“We’re not just creating a brand, we’re helping define the industry itself,” he continues. “As I see it, there are several lanes that people are jumping into. You have the entertainment venues such as Chicken N Pickle that are, at their core, sports bars. That’s their ‘entree’, but you can also play pickleball. At Pickleball Kingdom, our ‘entree’ is pickleball, and by the way, you can get a beer or grab something to eat.”
Within the category of pickleball-centric facilities, Rodrigues explains, there are stripped-down versions that aren’t a lot different from a public court besides being indoors. He sees membership at Pickleball Kingdom as a more robust offering because of the amenities offered beyond an air-conditioned place to play. Rodrigues is confident in the model that he has built and has already started franchising the business.
“My original plan was to build five locations in Arizona, then start to franchise, but the market spoke,” he says. “From day one we had people asking about when we would start franchising. I knew from the beginning that we’d franchise, so we built it with a model that could be scaled and replicated.”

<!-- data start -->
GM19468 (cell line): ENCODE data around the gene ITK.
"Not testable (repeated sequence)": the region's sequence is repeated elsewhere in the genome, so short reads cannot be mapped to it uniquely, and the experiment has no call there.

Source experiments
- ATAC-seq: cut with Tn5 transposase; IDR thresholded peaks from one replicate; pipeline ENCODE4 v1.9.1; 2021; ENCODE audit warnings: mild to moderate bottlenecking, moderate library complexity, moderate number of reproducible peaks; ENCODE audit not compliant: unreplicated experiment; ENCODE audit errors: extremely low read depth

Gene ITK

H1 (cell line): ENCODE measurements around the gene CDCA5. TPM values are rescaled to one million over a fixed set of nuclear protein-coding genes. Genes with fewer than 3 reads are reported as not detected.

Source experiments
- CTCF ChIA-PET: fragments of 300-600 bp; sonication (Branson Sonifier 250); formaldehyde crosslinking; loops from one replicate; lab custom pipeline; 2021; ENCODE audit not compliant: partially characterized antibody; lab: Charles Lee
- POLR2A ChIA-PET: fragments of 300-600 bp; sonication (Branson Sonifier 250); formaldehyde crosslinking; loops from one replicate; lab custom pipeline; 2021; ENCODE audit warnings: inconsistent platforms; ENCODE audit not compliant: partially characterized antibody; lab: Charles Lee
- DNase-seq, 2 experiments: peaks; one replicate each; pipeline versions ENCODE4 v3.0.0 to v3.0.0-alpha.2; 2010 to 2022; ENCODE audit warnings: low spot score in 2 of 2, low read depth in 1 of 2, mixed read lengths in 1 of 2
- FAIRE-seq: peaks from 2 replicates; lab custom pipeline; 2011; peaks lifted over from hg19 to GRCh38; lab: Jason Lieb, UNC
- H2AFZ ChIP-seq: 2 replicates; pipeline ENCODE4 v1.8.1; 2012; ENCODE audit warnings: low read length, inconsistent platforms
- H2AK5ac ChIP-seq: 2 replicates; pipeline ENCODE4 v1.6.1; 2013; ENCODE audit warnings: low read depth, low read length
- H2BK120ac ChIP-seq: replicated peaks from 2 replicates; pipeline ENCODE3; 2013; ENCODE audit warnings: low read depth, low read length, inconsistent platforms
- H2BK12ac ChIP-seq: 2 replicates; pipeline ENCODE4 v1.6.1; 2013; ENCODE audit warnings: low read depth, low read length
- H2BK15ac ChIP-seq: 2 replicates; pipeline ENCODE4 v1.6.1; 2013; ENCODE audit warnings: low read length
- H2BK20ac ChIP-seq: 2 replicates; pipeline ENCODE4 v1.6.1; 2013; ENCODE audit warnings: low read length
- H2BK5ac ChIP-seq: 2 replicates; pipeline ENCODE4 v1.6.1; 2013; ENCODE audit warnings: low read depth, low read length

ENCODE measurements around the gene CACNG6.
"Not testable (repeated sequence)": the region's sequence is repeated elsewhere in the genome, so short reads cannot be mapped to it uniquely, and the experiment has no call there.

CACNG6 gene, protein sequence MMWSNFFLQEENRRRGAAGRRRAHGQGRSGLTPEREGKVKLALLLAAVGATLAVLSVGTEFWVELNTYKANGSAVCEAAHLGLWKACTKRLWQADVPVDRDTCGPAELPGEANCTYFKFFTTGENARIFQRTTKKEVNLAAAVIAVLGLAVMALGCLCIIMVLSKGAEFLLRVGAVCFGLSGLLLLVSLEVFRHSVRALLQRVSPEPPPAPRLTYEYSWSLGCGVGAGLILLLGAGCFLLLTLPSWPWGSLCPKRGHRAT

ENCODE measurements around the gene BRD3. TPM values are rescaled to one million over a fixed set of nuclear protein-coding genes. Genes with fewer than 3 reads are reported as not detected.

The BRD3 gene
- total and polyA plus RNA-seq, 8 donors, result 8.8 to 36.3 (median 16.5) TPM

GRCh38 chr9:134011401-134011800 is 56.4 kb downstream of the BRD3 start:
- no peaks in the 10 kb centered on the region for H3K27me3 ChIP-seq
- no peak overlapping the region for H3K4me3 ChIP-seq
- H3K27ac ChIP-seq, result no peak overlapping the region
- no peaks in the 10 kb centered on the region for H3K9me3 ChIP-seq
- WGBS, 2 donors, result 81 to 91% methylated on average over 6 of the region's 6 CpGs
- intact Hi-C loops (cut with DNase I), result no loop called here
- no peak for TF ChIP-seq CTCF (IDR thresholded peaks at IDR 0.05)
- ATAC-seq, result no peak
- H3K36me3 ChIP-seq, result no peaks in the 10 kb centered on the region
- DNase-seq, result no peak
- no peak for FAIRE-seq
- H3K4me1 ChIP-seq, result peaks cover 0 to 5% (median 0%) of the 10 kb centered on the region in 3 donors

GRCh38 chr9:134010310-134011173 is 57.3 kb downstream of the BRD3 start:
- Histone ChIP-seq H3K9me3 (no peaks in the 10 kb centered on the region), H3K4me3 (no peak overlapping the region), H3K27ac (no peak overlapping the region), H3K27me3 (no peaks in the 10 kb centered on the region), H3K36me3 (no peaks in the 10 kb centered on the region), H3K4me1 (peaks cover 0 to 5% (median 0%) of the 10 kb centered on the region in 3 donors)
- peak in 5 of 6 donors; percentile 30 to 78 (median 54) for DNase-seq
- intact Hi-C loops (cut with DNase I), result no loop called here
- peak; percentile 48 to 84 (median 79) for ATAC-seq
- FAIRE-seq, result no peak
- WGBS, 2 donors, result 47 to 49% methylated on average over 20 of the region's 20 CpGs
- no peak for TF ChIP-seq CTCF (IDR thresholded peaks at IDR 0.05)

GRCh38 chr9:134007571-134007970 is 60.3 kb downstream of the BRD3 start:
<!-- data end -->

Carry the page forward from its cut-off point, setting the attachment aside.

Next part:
Today, three franchises are already under construction or in the demolition process, another dozen are in the process leading up to construction and approximately 30 others in the negotiation phase.
“We have some [franchises] that are going to be ground-up builds, but the majority are going to be retrofitted spaces, whether they’re strip malls or commercial spaces,” Rodrigues says. “Depending on city ordinances and parking, we’re going to have locations in light industrial buildings as well, which are good because demolition is easier and lease rents are typically cheaper.”
Adding to the brand’s strength is that Pickleball Kingdom is launching a reality competition show that began filming in September. Eight men and eight women are being flown into Arizona to compete for one of two professional contracts, along with a chance to win a franchise based off audience votes.